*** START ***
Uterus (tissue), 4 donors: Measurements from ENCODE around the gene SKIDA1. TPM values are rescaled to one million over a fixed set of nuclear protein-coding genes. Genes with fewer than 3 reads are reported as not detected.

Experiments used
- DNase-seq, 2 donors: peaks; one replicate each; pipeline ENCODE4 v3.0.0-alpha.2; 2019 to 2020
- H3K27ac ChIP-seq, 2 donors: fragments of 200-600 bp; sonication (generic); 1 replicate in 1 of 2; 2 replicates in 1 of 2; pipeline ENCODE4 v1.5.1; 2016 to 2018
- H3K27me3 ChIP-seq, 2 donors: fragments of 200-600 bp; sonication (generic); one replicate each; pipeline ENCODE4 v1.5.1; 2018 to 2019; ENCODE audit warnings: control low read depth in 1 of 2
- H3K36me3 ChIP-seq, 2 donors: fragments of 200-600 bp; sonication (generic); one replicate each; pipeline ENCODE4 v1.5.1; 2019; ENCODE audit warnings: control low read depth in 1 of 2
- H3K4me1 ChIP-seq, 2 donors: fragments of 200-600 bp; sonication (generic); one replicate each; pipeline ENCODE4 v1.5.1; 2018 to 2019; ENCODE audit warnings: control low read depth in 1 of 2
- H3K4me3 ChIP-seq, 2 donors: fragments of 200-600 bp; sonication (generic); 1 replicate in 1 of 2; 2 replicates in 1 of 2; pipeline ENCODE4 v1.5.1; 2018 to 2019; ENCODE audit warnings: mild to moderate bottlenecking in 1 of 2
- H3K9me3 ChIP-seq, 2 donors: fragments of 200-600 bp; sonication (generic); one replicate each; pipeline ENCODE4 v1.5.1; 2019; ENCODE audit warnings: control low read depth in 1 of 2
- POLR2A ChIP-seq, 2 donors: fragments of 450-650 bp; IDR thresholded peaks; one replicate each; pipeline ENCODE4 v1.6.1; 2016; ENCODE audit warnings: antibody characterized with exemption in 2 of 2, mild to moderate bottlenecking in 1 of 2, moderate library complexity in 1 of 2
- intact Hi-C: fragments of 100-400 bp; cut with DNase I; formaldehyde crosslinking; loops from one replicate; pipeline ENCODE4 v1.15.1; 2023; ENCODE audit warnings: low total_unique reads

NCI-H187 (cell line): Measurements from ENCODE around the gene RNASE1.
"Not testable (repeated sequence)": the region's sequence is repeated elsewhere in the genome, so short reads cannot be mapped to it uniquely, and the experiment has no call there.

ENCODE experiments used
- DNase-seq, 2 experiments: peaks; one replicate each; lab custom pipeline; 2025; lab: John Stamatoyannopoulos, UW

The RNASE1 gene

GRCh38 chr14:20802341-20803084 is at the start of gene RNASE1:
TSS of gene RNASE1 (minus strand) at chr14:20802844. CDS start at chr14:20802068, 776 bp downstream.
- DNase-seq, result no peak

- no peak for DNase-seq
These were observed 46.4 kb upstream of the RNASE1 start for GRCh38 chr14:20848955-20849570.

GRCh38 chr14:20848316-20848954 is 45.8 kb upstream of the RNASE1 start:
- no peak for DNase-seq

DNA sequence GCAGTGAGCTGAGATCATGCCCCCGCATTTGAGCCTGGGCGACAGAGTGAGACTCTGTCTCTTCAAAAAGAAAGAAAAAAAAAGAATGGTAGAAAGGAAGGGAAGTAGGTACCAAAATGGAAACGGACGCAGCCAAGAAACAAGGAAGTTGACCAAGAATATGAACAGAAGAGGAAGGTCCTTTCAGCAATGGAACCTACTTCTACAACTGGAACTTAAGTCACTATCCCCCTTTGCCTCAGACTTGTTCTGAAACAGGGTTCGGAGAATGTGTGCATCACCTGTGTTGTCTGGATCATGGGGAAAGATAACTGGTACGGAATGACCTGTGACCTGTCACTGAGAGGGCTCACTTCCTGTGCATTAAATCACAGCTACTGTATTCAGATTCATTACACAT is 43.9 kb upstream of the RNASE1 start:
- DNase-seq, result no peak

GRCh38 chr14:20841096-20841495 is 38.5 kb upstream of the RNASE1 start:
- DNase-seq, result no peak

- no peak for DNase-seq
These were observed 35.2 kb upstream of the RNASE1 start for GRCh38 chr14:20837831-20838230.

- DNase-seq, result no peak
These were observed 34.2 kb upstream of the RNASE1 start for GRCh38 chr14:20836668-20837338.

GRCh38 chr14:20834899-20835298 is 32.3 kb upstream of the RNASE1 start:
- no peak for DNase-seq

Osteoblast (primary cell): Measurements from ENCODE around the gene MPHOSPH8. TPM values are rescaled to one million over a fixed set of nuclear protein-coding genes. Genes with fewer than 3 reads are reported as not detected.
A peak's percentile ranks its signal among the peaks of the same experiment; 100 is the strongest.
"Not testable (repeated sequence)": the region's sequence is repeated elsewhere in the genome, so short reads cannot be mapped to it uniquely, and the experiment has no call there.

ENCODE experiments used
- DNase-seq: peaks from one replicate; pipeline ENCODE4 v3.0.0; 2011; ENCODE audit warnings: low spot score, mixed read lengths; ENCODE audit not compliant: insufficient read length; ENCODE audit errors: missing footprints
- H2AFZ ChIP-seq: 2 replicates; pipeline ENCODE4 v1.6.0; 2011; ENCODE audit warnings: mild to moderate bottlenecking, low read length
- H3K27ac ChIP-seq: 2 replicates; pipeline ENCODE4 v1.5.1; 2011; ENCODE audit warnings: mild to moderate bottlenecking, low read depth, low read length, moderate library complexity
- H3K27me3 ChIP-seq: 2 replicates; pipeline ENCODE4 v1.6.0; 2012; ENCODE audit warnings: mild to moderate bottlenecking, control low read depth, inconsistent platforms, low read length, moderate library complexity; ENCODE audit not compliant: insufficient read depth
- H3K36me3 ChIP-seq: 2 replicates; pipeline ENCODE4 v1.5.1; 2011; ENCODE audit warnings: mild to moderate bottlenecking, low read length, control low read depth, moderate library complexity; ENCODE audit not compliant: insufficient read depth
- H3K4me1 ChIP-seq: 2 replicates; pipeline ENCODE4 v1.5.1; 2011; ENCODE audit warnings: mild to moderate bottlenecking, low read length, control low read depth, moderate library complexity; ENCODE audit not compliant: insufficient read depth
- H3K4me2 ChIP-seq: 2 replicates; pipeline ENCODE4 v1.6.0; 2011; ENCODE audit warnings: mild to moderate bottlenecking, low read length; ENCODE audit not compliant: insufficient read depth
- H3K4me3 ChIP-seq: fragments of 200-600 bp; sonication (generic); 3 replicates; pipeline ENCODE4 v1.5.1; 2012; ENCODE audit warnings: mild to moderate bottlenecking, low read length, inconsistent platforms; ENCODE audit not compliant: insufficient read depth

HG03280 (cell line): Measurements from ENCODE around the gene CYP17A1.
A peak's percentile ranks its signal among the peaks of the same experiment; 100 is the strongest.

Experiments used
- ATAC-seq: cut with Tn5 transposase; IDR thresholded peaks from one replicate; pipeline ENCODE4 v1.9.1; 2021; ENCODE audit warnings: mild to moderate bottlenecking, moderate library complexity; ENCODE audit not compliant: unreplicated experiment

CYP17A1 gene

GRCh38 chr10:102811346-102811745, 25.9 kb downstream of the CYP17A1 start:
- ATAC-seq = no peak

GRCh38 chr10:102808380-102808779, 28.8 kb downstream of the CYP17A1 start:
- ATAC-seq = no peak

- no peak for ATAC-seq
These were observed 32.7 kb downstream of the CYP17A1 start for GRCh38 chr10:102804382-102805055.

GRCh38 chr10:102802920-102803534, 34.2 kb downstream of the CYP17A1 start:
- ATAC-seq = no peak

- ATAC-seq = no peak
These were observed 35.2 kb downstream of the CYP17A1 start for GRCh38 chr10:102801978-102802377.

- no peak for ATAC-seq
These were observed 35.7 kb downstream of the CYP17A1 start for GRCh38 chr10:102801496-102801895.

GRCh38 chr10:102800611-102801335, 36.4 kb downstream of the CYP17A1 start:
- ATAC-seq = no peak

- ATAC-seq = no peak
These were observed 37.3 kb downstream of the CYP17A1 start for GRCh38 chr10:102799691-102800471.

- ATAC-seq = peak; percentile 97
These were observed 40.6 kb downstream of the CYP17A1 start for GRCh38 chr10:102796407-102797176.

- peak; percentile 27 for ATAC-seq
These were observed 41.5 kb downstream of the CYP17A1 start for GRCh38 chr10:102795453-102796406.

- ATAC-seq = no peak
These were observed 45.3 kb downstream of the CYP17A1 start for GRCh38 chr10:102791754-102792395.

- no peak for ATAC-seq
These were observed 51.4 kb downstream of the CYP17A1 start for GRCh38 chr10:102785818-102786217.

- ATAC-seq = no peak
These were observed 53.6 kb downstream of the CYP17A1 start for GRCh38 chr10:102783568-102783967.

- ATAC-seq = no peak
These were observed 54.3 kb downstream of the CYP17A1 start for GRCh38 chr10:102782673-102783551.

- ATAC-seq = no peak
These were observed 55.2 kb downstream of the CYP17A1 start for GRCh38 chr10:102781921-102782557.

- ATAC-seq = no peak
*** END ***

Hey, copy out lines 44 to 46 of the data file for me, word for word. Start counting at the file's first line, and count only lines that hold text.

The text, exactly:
- H3K4me2 ChIP-seq: 2 replicates; pipeline ENCODE4 v1.6.0; 2011; ENCODE audit warnings: mild to moderate bottlenecking, low read length; ENCODE audit not compliant: insufficient read depth
- H3K4me3 ChIP-seq: fragments of 200-600 bp; sonication (generic); 3 replicates; pipeline ENCODE4 v1.5.1; 2012; ENCODE audit warnings: mild to moderate bottlenecking, low read length, inconsistent platforms; ENCODE audit not compliant: insufficient read depth

HG03280 (cell line): Measurements from ENCODE around the gene CYP17A1.